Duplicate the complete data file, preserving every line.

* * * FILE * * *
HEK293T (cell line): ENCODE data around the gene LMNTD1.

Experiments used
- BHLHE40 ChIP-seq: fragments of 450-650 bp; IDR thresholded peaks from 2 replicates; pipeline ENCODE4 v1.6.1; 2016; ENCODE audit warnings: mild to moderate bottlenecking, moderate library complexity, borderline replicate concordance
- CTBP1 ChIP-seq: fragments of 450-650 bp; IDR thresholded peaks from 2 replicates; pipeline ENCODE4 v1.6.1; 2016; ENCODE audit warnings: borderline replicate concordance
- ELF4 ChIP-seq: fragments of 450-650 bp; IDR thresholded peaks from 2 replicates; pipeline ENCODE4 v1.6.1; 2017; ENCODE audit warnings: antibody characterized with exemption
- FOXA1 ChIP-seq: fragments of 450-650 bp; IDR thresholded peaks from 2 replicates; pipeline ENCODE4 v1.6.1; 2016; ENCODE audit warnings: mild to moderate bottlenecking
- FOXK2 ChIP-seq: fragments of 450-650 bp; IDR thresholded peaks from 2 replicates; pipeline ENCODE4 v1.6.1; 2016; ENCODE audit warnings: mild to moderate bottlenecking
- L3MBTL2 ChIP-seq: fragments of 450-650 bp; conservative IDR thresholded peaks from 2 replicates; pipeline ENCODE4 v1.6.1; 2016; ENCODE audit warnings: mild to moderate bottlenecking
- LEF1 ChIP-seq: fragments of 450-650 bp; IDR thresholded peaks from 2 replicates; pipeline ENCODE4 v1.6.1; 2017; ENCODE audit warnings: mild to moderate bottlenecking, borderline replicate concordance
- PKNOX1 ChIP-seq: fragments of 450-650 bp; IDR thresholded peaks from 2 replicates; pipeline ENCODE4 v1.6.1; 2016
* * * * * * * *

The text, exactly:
HEK293T (cell line): ENCODE data around the gene LMNTD1.

Experiments used
- BHLHE40 ChIP-seq: fragments of 450-650 bp; IDR thresholded peaks from 2 replicates; pipeline ENCODE4 v1.6.1; 2016; ENCODE audit warnings: mild to moderate bottlenecking, moderate library complexity, borderline replicate concordance
- CTBP1 ChIP-seq: fragments of 450-650 bp; IDR thresholded peaks from 2 replicates; pipeline ENCODE4 v1.6.1; 2016; ENCODE audit warnings: borderline replicate concordance
- ELF4 ChIP-seq: fragments of 450-650 bp; IDR thresholded peaks from 2 replicates; pipeline ENCODE4 v1.6.1; 2017; ENCODE audit warnings: antibody characterized with exemption
- FOXA1 ChIP-seq: fragments of 450-650 bp; IDR thresholded peaks from 2 replicates; pipeline ENCODE4 v1.6.1; 2016; ENCODE audit warnings: mild to moderate bottlenecking
- FOXK2 ChIP-seq: fragments of 450-650 bp; IDR thresholded peaks from 2 replicates; pipeline ENCODE4 v1.6.1; 2016; ENCODE audit warnings: mild to moderate bottlenecking
- L3MBTL2 ChIP-seq: fragments of 450-650 bp; conservative IDR thresholded peaks from 2 replicates; pipeline ENCODE4 v1.6.1; 2016; ENCODE audit warnings: mild to moderate bottlenecking
- LEF1 ChIP-seq: fragments of 450-650 bp; IDR thresholded peaks from 2 replicates; pipeline ENCODE4 v1.6.1; 2017; ENCODE audit warnings: mild to moderate bottlenecking, borderline replicate concordance
- PKNOX1 ChIP-seq: fragments of 450-650 bp; IDR thresholded peaks from 2 replicates; pipeline ENCODE4 v1.6.1; 2016